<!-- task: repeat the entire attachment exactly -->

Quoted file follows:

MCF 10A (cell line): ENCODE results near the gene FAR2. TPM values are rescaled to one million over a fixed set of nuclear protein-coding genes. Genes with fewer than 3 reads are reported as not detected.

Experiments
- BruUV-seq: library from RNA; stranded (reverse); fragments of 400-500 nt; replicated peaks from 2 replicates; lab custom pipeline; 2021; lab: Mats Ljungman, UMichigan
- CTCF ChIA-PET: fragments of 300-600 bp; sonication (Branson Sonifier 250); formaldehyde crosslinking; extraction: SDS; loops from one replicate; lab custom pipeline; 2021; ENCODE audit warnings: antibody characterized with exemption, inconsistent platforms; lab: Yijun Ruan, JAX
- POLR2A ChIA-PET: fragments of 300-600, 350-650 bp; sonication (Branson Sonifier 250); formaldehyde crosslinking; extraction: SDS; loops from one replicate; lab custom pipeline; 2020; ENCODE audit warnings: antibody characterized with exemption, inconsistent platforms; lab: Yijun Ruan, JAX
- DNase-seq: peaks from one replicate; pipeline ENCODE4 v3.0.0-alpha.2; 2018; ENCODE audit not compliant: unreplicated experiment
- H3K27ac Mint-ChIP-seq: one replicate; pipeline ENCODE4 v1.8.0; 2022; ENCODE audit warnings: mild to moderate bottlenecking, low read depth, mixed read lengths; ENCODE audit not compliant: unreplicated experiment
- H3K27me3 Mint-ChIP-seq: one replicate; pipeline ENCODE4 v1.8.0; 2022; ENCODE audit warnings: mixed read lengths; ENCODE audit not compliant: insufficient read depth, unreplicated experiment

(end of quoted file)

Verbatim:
MCF 10A (cell line): ENCODE results near the gene FAR2. TPM values are rescaled to one million over a fixed set of nuclear protein-coding genes. Genes with fewer than 3 reads are reported as not detected.

Experiments
- BruUV-seq: library from RNA; stranded (reverse); fragments of 400-500 nt; replicated peaks from 2 replicates; lab custom pipeline; 2021; lab: Mats Ljungman, UMichigan
- CTCF ChIA-PET: fragments of 300-600 bp; sonication (Branson Sonifier 250); formaldehyde crosslinking; extraction: SDS; loops from one replicate; lab custom pipeline; 2021; ENCODE audit warnings: antibody characterized with exemption, inconsistent platforms; lab: Yijun Ruan, JAX
- POLR2A ChIA-PET: fragments of 300-600, 350-650 bp; sonication (Branson Sonifier 250); formaldehyde crosslinking; extraction: SDS; loops from one replicate; lab custom pipeline; 2020; ENCODE audit warnings: antibody characterized with exemption, inconsistent platforms; lab: Yijun Ruan, JAX
- DNase-seq: peaks from one replicate; pipeline ENCODE4 v3.0.0-alpha.2; 2018; ENCODE audit not compliant: unreplicated experiment
- H3K27ac Mint-ChIP-seq: one replicate; pipeline ENCODE4 v1.8.0; 2022; ENCODE audit warnings: mild to moderate bottlenecking, low read depth, mixed read lengths; ENCODE audit not compliant: unreplicated experiment
- H3K27me3 Mint-ChIP-seq: one replicate; pipeline ENCODE4 v1.8.0; 2022; ENCODE audit warnings: mixed read lengths; ENCODE audit not compliant: insufficient read depth, unreplicated experiment